Russell Westbrook chose the wrong time to make a fashion statement.
The big ol', Steve Urkel-like set of bifocals he wore into his postgame press conference couldn't have been more out of place. Because the Thunder's often picked apart point guard proved in the biggest game of his life that on the court he has 20/20 vision.
Westbrook was the offensive catalyst for the Thunder's series-clinching 105-90 Game 7 win over Memphis on Sunday. The Thunder is now moving on to face the Dallas Mavericks in its first-ever Western Conference Finals because Westbrook's floor leadership was too much for the Grizzlies to handle.
Westbrook's final line: 14 points with 10 rebounds and 14 assists.
He had one more assist than Memphis mustered as a team.
He had the first triple-double in a Game 7 since Scottie Pippen in 1992.
He had only the fifth triple-double in Game 7 history, joining Jerry West (1969), Larry Bird (1984), James Worthy (1988) and Pippen (1992).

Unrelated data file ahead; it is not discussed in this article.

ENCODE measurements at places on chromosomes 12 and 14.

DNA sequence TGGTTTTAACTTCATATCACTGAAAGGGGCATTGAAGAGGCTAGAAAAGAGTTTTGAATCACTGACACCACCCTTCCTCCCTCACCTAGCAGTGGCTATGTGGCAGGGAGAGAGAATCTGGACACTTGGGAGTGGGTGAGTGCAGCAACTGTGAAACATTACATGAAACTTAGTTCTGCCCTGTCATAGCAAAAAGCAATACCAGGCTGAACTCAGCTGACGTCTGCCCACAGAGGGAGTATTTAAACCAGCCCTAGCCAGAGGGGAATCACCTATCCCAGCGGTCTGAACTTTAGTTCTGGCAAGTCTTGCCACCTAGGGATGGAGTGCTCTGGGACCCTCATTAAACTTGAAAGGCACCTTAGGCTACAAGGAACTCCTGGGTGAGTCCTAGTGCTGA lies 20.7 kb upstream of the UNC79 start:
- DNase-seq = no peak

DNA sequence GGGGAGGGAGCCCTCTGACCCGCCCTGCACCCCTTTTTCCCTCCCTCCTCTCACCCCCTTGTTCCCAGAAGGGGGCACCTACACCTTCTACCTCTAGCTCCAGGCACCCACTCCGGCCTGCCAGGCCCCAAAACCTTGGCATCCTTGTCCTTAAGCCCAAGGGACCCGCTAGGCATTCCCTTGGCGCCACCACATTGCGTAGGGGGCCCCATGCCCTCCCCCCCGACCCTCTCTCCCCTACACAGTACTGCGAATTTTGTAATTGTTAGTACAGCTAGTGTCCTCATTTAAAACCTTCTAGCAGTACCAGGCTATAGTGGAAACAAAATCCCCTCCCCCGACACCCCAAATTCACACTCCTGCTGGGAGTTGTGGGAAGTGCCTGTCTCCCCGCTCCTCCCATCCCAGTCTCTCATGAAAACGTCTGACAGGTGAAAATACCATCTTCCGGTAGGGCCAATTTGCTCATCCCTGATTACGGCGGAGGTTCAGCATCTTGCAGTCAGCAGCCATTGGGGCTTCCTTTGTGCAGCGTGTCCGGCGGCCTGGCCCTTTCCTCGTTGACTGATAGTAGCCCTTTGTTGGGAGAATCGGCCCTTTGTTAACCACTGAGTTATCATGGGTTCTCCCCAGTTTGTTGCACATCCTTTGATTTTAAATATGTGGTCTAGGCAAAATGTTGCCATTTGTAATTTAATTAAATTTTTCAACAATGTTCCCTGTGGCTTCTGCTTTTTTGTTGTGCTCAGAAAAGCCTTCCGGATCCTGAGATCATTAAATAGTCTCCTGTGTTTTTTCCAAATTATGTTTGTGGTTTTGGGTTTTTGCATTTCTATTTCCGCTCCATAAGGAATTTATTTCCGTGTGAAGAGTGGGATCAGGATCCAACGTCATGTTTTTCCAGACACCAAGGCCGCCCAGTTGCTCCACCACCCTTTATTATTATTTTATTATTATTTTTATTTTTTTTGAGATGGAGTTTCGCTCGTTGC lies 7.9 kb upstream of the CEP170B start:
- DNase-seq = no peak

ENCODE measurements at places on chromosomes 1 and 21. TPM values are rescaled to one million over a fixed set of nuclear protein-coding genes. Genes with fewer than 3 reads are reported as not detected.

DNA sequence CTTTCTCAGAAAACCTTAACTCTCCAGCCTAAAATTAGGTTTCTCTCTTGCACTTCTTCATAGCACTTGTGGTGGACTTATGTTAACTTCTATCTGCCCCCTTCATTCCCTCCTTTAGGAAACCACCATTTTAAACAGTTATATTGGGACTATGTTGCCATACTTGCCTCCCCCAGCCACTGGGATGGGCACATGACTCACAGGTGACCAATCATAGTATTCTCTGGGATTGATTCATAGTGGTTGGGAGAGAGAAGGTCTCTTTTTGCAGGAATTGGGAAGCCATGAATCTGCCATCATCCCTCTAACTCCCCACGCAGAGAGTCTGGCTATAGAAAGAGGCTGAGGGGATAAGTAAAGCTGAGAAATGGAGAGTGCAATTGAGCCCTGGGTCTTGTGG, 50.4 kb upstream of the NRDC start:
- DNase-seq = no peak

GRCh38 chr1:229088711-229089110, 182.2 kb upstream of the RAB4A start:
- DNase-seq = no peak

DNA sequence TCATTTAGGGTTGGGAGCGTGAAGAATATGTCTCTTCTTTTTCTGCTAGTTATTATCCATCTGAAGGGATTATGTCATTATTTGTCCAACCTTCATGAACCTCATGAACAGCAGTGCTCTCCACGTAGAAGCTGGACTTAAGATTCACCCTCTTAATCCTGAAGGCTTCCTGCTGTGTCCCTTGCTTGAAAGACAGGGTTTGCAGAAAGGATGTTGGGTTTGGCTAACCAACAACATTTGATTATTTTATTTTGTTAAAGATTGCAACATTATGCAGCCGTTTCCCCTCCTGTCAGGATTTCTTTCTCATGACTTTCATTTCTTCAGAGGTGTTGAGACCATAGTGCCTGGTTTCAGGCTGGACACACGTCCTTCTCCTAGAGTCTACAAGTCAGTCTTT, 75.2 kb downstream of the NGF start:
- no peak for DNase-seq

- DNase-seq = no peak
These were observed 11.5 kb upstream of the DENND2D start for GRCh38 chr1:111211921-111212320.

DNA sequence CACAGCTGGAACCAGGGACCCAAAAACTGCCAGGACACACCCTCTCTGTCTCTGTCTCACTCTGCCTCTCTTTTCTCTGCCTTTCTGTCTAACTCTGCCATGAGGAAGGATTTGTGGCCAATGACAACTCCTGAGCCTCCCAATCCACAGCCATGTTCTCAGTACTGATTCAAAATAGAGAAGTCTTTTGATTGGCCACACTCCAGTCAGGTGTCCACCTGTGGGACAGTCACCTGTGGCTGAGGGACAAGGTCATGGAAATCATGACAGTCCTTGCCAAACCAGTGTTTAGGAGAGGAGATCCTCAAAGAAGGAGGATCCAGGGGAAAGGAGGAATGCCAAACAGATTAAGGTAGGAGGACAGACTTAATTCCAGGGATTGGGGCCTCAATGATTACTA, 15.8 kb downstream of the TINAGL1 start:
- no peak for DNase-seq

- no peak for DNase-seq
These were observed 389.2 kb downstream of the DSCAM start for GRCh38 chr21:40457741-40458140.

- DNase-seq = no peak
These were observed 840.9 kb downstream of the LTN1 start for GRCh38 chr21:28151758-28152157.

Read that list again. Now feel free to re-evaluate your opinion of Westbrook.
“Russell has improved as quickly as any player that came out of college that did not play point (guard) in college,” said Thunder coach Scott Brooks. “He gets picked on a little bit. But he keeps playing. He keeps improving. He keeps getting better. And tonight, he controlled the game.”
Westbrook's 14 assists were spread among five players. Those dishes led to 33 points.
While Kevin Durant's eye-popping 39-point performance in this Game 7 will go down as a defining moment in his career, it was Westbrook who made it happen. Of Durant's 39 points, 21 were assisted by Westbrook.
“My teammates did a great job of putting me in those positions to be successful,” Durant said.
Westbrook also assisted James Harden on six of his 17 points off the bench, fed Serge Ibaka for his only bucket of the game and found Kendrick Perkins and Thabo Sefolosha for two of their respective four points.